As opening statements began Friday morning, Assistant United States Attorney Vanessa Snyder told jurors: “This is a case about stealing.”
Snyder said FastTrain’s tuition revenues came almost entirely from the federal government’s financial aid programs. In order to boost FastTrain’s profits, Snyder said, Amor decided to enroll students whether they had a high school diploma or not. The college leader, prosecutors said, was constantly worried about getting caught and going to jail.
“He even joked about not looking good in stripes,” Snyder said.
Federal guidelines generally require students to have a high school diploma or GED to get financial aid for college, although there are some exceptions to that rule. For example, colleges don’t have to ask for proof of a diploma — it’s legal to just take a student’s word that they graduated high school.
Critics say the current system is ripe for abuse.
This is a case about stealing.
Assistant United States Attorney Vanessa Snyder
In court Friday, Snyder said FastTrain enrolled homeless students, students with criminal records, and “some couldn’t even read.” The school used “provocatively dressed young women” as recruiters, Snyder said, and canvassed the poorest neighborhoods, promising its training programs would lead to a better life.
“They sold these recruits a phony dream,” Snyder said.
Amor’s attorney has fought to keep prosecutors from mentioning the allegation that FastTrain hired former strippers to be recruiters. But U.S. Judge Joan Lenard ruled earlier this month that she may allow strippers to be discussed during the trial, depending on the evidence presented in the case.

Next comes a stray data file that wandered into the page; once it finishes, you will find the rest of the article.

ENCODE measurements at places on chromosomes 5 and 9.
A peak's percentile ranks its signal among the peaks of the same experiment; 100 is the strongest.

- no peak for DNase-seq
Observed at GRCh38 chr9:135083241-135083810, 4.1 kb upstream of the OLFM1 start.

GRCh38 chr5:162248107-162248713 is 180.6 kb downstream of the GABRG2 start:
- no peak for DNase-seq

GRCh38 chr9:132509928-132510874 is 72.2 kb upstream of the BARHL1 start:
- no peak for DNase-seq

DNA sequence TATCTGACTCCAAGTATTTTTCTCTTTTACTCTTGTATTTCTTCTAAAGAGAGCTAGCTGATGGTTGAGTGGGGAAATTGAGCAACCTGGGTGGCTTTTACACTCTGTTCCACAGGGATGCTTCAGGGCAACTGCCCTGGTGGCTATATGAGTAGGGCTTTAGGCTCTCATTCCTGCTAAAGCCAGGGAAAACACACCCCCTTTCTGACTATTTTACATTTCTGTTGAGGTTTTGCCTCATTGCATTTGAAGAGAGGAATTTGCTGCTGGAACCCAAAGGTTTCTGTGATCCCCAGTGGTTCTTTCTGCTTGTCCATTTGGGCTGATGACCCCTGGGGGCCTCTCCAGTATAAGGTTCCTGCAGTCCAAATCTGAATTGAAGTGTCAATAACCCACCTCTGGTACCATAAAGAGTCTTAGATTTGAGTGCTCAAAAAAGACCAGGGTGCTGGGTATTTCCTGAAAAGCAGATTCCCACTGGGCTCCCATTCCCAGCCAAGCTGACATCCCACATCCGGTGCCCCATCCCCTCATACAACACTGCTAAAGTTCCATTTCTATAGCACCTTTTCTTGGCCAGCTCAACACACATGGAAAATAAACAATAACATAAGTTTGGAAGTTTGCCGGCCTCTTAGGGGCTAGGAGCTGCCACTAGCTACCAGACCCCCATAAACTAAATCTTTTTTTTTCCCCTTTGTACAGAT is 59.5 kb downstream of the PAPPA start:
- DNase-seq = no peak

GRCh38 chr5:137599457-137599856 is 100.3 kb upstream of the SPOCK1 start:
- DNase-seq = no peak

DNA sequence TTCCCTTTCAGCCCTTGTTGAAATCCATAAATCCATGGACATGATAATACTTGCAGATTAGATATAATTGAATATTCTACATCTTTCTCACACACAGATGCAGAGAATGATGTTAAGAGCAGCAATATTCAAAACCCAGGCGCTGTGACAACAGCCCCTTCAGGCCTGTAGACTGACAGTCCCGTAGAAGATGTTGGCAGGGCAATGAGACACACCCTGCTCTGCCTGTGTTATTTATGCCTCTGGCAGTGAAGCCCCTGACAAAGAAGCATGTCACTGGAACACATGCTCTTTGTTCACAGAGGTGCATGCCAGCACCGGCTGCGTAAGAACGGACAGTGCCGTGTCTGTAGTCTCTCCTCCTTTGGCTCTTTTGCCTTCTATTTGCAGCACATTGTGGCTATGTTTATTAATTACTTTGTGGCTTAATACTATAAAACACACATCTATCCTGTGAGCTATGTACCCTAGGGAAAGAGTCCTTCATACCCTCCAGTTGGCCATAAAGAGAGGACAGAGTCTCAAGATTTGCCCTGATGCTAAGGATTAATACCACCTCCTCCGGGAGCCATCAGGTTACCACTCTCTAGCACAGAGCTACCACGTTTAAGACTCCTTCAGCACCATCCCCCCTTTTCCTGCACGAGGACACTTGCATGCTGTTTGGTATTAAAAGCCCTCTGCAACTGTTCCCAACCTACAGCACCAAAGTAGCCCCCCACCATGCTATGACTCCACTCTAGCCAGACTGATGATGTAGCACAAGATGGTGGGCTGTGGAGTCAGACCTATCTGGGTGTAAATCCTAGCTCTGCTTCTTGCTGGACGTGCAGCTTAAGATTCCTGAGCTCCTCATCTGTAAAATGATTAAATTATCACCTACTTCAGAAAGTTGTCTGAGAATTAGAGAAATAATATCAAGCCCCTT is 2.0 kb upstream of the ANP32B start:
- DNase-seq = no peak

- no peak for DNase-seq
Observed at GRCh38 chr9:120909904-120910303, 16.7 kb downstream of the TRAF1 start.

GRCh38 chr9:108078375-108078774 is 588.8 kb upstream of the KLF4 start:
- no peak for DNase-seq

Prosecutors say that any FastTrain employees who objected to the school’s fraudulent practices were fired by Amor. The high school diploma fraud was so rampant that one FastTrain employee was selling fake diplomas out of the trunk of his car, Snyder said in court Friday.
The FastTrain trial also includes a second defendant: Anthony Mincey, a former assistant director of admissions at FastTrain’s Jacksonville campus. Mincey’s attorney argued his client is a low-level employee who made $42,000 a year. Five other former FastTrain employees have entered guilty pleas, agreeing to “cooperate fully” with prosecutors. Those five will be testifying in the coming weeks.
The trial is expected to be lengthy — about eight weeks. Prosecutors intend to call more than 30 witnesses.
When a former financial aid director, Gelkys Delgado, testified Friday, jurors heard a tape recorded conversation between her and Amor — Delgado had agreed to wear a wire for investigators. In the recording, Delgado tells Amor that some students are worried about the fact that they were coached to lie about their high school diploma at enrollment. The students don’t want to get stuck with loans, Delgado tells Amor.
In the recording, Amor says “this is like a shock” and “I had no idea that this was still going on.” Amor’s attorney told jurors those statements demonstrate his innocence.
“This is a man who doesn’t know he’s being bugged,” Angueira said.
But Amor also says on the recording that he’s willing to turn in students who lied about their high school status to the U.S. Department of Education. That could lead to students being prosecuted for criminal fraud.
“I’ll submit it to cover my ass,” Amor says.